Univer­si­ties catch the goose but fail to gather the golden eggs

The Weekend Australian - Review - - Research Round - Up - Derek Parker

AUS­TRALIAN univer­si­ties con­sis­tently pro­duce world- class re­search, but the dif­fi­culty of turn­ing aca­demic knowl­edge into com­mer­cial prod­ucts has led to op­por­tu­ni­ties be­ing lost.

To bridge the gap, Uniseed was es­tab­lished as a joint ven­ture by the Univer­sity of Queens­land and the Univer­sity of Melbourne with as­sets of $ 20 mil­lion in Septem­ber 2000. In 2005 Westscheme, West­ern Aus­tralia’s largest non- gov­ern­ment su­per­an­nu­a­tion fund, in­vested $ 15 mil­lion and the Univer­sity of NSW com­mit­ted $ 10 mil­lion.

A fur­ther $ 8 mil­lion each


the found­ing univer­si­ties took the fund to over $ 60 mil­lion. ‘‘ Our aim is to forge a link be­tween academe and busi­ness that fo­cuses on the com­mer­cial­i­sa­tion of in­no­va­tive ideas and in­ven­tions for global con­sump­tion,’’ chief ex­ec­u­tive Peter Devine says.

Devine notes that Uniseed has al­ready achieved in­vest­ment suc­cess. It was a seed in­vestor for QRxPharma, a firm de­vel­op­ing biotech­nol­ogy- based ther­a­pies for pain. In May, QRxPharma listed on the Aus­tralian Stock Ex­change with an ini­tial pub­lic of­fer­ing that raised $ 50 mil­lion: the largest IPO by a biotech­nol­ogy firm in the his­tory of the ASX.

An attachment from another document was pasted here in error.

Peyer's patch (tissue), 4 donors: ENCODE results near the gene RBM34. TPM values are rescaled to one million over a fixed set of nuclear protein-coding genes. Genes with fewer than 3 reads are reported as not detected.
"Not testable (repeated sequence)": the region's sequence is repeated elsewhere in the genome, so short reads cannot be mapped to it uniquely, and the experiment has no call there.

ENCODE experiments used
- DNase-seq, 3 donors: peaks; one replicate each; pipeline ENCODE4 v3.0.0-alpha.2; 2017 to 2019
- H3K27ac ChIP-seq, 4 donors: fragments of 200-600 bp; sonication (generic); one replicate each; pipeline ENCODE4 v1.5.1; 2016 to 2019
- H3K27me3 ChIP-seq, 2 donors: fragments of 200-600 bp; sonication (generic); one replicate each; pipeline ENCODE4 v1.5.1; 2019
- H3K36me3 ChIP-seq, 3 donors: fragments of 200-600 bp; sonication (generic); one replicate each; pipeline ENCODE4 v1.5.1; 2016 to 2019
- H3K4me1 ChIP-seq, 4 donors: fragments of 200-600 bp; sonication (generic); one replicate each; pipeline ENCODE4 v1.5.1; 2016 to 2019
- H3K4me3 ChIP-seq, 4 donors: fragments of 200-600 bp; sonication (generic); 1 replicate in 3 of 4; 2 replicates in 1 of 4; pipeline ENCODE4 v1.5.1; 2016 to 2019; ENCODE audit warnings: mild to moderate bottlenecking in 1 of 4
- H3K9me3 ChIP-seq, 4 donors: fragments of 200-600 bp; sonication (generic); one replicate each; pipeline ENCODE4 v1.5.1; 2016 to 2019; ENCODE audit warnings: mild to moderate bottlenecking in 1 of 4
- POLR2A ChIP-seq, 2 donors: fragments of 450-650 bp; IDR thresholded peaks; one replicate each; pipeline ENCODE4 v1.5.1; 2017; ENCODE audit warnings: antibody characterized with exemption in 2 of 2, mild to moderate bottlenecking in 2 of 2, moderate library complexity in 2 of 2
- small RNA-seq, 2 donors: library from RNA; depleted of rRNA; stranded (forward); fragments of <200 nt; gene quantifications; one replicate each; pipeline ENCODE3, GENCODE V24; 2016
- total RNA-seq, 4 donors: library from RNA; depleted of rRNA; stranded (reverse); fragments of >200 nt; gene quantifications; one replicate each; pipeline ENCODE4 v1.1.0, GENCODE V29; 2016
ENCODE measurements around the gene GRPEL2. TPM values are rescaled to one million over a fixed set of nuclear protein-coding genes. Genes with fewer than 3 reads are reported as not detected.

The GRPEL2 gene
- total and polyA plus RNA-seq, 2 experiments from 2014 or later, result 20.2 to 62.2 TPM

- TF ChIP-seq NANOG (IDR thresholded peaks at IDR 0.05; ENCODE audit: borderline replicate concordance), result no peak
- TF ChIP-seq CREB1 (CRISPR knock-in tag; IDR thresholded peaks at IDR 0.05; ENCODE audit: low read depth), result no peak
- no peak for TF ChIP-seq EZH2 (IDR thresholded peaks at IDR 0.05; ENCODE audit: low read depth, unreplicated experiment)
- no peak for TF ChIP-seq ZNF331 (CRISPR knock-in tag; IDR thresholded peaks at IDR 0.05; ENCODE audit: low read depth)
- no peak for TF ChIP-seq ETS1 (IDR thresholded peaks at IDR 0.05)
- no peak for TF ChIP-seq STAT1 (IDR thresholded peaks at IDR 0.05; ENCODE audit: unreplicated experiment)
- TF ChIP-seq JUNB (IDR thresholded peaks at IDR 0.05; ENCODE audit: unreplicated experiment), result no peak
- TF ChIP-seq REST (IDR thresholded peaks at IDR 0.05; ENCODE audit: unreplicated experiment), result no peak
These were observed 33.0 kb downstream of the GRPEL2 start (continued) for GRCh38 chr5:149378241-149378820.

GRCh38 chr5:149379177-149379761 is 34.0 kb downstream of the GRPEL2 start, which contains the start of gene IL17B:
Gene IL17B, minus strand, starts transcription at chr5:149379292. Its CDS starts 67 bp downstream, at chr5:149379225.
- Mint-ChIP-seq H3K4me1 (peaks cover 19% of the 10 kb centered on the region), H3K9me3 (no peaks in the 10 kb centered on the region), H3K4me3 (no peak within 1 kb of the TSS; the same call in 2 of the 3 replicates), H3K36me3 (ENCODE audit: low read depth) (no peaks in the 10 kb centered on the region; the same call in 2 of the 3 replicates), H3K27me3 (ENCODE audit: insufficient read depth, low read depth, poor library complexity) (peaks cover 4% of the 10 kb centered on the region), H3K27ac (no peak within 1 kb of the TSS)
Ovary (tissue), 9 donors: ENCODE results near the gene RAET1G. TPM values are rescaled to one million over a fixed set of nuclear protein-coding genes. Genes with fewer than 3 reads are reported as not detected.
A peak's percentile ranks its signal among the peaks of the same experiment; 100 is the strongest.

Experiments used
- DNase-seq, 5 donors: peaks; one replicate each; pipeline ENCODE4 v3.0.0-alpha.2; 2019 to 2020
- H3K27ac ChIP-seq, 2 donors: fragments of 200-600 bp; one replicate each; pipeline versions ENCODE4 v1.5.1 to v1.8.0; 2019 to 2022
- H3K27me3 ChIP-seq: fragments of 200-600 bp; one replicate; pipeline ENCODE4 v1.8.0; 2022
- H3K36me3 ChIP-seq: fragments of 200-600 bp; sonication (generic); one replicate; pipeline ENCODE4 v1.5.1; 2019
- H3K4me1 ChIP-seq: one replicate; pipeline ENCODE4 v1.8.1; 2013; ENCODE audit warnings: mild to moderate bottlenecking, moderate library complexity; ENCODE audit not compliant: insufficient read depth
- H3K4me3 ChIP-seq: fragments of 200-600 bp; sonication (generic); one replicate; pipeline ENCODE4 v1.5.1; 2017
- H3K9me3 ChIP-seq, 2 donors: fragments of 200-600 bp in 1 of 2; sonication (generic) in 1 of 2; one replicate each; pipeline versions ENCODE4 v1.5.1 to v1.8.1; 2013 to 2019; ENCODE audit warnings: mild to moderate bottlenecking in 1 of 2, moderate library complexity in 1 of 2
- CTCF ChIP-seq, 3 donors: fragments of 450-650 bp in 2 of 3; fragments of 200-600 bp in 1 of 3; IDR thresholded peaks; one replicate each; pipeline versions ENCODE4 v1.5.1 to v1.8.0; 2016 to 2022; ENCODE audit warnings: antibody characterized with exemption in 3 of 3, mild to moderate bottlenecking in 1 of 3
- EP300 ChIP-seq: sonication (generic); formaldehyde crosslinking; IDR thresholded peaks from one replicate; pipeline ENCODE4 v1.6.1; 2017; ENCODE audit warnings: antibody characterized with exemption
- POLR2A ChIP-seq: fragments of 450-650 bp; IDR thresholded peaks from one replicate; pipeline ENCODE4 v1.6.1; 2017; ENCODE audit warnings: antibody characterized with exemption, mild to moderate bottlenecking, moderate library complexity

‘‘ We are ex­pect­ing a good re­turn on our ini­tial out­lay of $ 1.1 mil­lion,’’ Devine says. ‘‘ We have seen other in­vest­ments all the way from in­cep­tion to suc­cess­ful com­mer­cial­i­sa­tion. We are pre­pared to stay in for the long haul if nec­es­sary.

‘‘ How­ever, if an op­por­tu­nity for an exit at a good re­turn arises, we will take it.’’

Uniseed op­er­ates through first iden­ti­fy­ing an area of aca­dem­i­cally gen­er­ated tech­nol­ogy with com­mer­cial po­ten­tial, and then set­ting up a ve­hi­cle in which it holds eq­uity.

‘‘ In­no­va­tive tech­nol­ogy does not au­to­mat­i­cally trans­late into a good com­pany,’’ Devine notes. ‘‘ Part of our in­volve­ment is to bring in peo­ple with top- level skills in man­age­ment, fi­nance, or what­ever par­tic­u­lar en­ter­prise.’’

Uniseed has a broad port­fo­lio, with in­vest­ment de­ci­sions made by a com­mit­tee that mixes sci­en­tific and com­mer­cial skills. Some of its in­vest­ments in­clude Hatchtech, which is de­vel­op­ing a new gen­er­a­tion of low- tox­i­c­ity in­sec­ti­cides; Hy­drexia, which holds an exclusive li­cence for an al­loy that stores hy­dro­gen in solid form, point­ing to the pos­si­bil­ity of mak­ing hy­dro­gen a vi­able en­ergy source; and Ac­tiveTorque, an en­gine tech­nol­ogy com­pany that aims to com­mer­cialise soft­ware that can dy­nam­i­cally tune a com­bus­tion en­gine to op­ti­mal set­tings.





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